Except a poor design that causes the accelerator to get trapped under floor mats, and sticking mechanicals that they had to do a recall for......but yeah, other than that.....nothing.
      • 3 Years Ago
      I have a question for Ray:

      "Why do you look so damn grumpy all the time?"

      With a cushy useless government job you should be pretty happy.
        Msky6Line9
        • 3 Years Ago
        @ Gruv

        I think the pedal placement idea was for automatic transmissions. If your shifting, you are not as apt to have such human errors.
        • 3 Years Ago
        I read that story too but I don't have the link anymore. There were a number of Japanese drivers interviewed who reported problems that sounded exactly like the ones reported here. But the government did want to touch and Toyota refused to acknowledge there was a problem.
        • 3 Years Ago
        Pull my finger !
        • 3 Years Ago
        For some reason he reminds me of Yoda in that picture.

        Also, I seem to remember reading an article about a woman in Tokyo claiming her Toyota had SUA but the police tried to bully her into keeping quiet about it. I'm sure caddy-v will come along and provide us with the link soon enough.
        • 3 Years Ago
        because they're paid to act... paid to act like these issues really mean something to them, that they're very important issues and that they're really doing so much to help the people of america. can anyone name one president of the US that wasn't corrupt in any way? it's just assumed that you're going to have a president that ends up being corrupt in some way. you know you're not gonna get everything that the future president says he/she will do. I hope people realize that the president doesn't really control america... the wealthy control it. "He Who Has the Gold Makes the Rules"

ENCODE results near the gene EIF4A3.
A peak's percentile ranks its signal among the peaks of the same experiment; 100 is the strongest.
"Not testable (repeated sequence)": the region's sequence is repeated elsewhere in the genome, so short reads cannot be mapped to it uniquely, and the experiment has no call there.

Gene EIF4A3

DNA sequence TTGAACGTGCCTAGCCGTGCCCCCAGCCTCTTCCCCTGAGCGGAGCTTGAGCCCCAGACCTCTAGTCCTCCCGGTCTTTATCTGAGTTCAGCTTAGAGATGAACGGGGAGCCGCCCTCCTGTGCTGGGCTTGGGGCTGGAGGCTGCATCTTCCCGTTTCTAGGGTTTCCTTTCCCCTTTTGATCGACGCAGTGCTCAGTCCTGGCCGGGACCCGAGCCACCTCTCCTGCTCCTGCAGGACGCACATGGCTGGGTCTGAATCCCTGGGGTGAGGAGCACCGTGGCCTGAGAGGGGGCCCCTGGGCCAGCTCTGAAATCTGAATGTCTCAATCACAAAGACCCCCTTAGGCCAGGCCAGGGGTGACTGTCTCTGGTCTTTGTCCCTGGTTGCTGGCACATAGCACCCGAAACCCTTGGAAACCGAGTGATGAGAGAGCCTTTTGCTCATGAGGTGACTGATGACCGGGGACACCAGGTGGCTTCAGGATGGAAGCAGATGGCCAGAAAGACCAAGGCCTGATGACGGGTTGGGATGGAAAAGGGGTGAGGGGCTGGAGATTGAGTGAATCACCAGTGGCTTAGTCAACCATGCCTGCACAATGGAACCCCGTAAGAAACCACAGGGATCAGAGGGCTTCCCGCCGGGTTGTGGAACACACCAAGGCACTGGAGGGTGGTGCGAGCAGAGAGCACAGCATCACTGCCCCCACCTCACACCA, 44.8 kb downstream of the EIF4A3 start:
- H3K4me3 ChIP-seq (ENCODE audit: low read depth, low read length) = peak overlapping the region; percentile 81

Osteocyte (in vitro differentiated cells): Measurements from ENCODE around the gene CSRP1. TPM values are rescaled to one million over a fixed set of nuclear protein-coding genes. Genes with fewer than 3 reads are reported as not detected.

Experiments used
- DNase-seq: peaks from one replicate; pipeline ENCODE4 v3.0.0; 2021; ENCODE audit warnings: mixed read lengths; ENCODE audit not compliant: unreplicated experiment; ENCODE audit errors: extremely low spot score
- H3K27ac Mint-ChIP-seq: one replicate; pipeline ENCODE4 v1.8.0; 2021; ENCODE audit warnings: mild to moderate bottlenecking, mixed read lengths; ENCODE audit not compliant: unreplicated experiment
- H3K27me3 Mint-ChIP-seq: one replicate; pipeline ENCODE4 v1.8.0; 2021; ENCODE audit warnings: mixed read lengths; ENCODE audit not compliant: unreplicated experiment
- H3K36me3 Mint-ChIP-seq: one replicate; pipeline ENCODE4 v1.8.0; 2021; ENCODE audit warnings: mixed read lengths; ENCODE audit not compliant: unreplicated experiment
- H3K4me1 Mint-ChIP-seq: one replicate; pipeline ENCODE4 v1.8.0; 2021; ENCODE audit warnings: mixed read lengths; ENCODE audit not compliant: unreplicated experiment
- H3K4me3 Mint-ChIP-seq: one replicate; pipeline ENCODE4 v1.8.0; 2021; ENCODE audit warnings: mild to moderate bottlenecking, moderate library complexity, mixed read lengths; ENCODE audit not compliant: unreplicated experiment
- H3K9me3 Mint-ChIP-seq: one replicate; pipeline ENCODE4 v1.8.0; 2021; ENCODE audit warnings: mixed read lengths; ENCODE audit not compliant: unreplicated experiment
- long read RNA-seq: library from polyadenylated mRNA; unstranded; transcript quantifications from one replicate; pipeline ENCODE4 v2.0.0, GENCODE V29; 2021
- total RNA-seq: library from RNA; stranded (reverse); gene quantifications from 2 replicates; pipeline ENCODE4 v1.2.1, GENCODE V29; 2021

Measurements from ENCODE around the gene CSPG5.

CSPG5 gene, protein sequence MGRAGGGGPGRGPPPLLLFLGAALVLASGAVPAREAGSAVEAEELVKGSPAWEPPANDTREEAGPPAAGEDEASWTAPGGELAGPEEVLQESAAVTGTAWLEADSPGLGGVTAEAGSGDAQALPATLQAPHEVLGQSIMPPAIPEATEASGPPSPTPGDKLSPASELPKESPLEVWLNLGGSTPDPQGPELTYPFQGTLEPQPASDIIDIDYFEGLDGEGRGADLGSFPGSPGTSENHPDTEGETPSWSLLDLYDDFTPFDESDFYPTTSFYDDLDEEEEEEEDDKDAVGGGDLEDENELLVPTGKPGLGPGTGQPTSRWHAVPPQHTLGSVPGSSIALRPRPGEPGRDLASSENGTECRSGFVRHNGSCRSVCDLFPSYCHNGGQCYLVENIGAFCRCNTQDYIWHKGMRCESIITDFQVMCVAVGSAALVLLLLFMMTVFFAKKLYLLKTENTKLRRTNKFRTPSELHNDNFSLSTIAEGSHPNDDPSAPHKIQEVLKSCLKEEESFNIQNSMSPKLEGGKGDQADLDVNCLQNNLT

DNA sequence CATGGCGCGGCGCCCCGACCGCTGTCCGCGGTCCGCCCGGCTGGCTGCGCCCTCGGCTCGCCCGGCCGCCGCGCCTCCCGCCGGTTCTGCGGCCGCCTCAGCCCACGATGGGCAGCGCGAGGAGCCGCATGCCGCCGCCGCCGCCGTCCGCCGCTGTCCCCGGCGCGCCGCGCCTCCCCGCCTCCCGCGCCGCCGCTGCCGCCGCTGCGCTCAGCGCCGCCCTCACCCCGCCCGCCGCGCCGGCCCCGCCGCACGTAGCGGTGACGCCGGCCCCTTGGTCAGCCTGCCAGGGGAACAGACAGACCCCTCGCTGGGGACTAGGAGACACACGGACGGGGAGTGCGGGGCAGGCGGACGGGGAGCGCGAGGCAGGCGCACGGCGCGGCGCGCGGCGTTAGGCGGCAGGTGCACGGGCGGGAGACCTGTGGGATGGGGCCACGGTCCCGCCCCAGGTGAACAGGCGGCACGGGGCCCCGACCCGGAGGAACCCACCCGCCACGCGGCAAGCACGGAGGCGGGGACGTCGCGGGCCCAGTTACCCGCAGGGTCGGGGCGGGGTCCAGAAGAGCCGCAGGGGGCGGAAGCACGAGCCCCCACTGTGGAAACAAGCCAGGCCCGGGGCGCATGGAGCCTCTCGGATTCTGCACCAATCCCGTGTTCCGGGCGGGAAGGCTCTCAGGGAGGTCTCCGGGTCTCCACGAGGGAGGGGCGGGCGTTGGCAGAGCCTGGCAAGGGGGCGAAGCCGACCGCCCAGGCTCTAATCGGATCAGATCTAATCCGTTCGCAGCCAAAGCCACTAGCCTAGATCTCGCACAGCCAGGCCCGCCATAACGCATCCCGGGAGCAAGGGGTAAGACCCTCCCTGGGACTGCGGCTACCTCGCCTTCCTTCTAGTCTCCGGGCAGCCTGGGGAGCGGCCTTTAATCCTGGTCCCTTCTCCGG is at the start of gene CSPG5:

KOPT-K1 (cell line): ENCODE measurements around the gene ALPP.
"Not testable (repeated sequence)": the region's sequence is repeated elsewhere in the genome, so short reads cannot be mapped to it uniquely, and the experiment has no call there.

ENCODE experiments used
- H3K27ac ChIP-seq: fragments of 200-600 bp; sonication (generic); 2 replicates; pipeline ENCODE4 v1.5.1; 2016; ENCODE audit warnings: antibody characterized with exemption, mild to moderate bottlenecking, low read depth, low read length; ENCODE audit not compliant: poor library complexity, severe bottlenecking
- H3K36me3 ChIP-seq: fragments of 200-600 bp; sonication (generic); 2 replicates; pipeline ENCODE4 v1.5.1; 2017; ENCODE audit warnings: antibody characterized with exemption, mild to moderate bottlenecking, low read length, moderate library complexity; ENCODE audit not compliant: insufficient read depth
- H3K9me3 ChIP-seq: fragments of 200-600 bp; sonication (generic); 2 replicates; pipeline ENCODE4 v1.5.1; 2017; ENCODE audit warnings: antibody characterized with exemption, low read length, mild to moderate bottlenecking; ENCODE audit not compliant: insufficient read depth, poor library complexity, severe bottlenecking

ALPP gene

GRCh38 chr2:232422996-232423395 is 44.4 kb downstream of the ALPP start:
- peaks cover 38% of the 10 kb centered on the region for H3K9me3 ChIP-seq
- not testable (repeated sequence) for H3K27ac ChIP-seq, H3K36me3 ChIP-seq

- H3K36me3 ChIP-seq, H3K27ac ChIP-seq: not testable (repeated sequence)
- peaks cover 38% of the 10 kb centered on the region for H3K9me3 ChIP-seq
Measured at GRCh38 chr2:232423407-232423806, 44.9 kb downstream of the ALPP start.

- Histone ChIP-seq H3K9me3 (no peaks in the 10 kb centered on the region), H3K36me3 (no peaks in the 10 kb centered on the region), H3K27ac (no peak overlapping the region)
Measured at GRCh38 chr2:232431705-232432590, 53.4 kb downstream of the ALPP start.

• 3 Years Ago
        "pedals are too close together"

        What? No they aren't. That allows me to hit the brakes while blipping the throttle on corners so when I let the clutch out I transition seamlessly into the next gear.

        "Put them on different planes"

        Same issue. It would make rev matching a lot harder.

        The real solution? DRIVER'S TESTS. With the majority of these "incidents" coming from old senile farts, I think it's time that the DMV started testing these deaf, blind bastards. There is no way to engineer out the stupidity of everyone human being... so instead mandate yearly testing on drivers over 65mph.
        • 3 Years Ago
        @Gruv

        I was with you until you got to "old senile farts". If you continue to rev match par excellence, you too, will live to become an old senile fart one day.

        Instead of denying them driving rights prematurely, let's hope car manufacturers make senior friendly cars. They need cars with easy access, seat heights that are not too low, gauges with big dials, and as the article suggests, brakes separated on a different plane from the accelerator.

        And for those of us who like to drive stick, let's hope car manufacturers continue to make cars for us too!

      • 3 Years Ago
      Why not go for a paradigm shift then and have some hand-control things developed, if the 'solution' is once again a chg in the vehicle and not the poor drivers? Of course, the real answer is to totally revamp driver ed/licensing so poor drivers are not allowed to actually be driving (or are upgraded in skills so they no longer are poor drivers).
      • 3 Years Ago
      Very good questions.
      • 3 Years Ago
      Here's the bottom line...American's like a boogieman. This time it was Toyota. When it was Audi, oh so many years ago, Piëch had the balls to call out drivers for being idiots.